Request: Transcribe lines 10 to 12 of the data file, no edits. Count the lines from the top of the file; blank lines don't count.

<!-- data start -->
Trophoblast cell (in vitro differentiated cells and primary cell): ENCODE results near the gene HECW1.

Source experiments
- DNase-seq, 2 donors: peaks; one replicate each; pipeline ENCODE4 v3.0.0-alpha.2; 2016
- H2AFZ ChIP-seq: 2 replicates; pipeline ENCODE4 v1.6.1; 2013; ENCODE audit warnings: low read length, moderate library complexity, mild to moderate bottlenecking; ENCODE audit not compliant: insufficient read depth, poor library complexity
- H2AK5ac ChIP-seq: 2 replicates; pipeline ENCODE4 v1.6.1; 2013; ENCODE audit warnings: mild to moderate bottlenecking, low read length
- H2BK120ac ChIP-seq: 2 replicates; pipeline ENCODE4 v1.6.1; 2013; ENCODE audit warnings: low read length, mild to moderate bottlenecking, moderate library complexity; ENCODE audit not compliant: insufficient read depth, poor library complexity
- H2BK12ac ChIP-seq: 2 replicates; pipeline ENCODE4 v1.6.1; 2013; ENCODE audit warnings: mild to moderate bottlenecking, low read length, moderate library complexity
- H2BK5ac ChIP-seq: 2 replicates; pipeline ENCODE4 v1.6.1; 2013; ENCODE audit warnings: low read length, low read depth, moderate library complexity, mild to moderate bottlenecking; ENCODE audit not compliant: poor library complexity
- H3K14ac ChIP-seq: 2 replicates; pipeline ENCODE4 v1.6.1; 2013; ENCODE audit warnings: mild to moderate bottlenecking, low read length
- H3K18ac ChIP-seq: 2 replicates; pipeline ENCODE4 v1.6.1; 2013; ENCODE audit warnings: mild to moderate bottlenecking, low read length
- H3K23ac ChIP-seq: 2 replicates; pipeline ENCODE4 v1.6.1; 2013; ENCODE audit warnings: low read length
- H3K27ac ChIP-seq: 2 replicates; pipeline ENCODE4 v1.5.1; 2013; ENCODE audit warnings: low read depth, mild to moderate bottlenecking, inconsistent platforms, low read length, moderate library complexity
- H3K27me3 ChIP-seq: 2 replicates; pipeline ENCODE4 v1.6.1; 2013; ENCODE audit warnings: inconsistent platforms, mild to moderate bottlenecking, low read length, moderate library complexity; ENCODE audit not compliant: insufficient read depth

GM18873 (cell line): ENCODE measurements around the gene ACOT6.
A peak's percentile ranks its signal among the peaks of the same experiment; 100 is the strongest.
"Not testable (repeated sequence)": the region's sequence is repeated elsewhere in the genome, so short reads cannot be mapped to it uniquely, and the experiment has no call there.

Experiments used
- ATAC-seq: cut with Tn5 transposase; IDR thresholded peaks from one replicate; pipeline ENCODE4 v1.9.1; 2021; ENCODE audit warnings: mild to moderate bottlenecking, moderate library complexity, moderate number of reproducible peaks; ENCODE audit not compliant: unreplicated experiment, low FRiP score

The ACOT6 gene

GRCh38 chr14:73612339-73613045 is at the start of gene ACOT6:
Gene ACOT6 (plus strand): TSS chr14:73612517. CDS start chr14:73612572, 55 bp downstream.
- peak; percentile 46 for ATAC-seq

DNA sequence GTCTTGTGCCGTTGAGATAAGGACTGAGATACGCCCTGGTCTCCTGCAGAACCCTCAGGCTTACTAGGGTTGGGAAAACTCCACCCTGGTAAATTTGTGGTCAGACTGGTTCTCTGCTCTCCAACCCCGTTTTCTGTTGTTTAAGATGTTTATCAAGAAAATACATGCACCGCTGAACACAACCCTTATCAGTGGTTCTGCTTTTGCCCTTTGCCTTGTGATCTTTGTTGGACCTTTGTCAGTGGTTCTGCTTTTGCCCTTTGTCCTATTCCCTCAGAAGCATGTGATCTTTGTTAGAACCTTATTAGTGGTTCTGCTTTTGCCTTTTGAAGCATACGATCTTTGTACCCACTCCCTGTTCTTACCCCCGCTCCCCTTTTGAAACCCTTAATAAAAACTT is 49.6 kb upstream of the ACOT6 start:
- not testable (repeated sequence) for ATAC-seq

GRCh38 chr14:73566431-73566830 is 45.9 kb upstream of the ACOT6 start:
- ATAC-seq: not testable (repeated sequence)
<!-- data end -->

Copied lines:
- H3K18ac ChIP-seq: 2 replicates; pipeline ENCODE4 v1.6.1; 2013; ENCODE audit warnings: mild to moderate bottlenecking, low read length
- H3K23ac ChIP-seq: 2 replicates; pipeline ENCODE4 v1.6.1; 2013; ENCODE audit warnings: low read length
- H3K27ac ChIP-seq: 2 replicates; pipeline ENCODE4 v1.5.1; 2013; ENCODE audit warnings: low read depth, mild to moderate bottlenecking, inconsistent platforms, low read length, moderate library complexity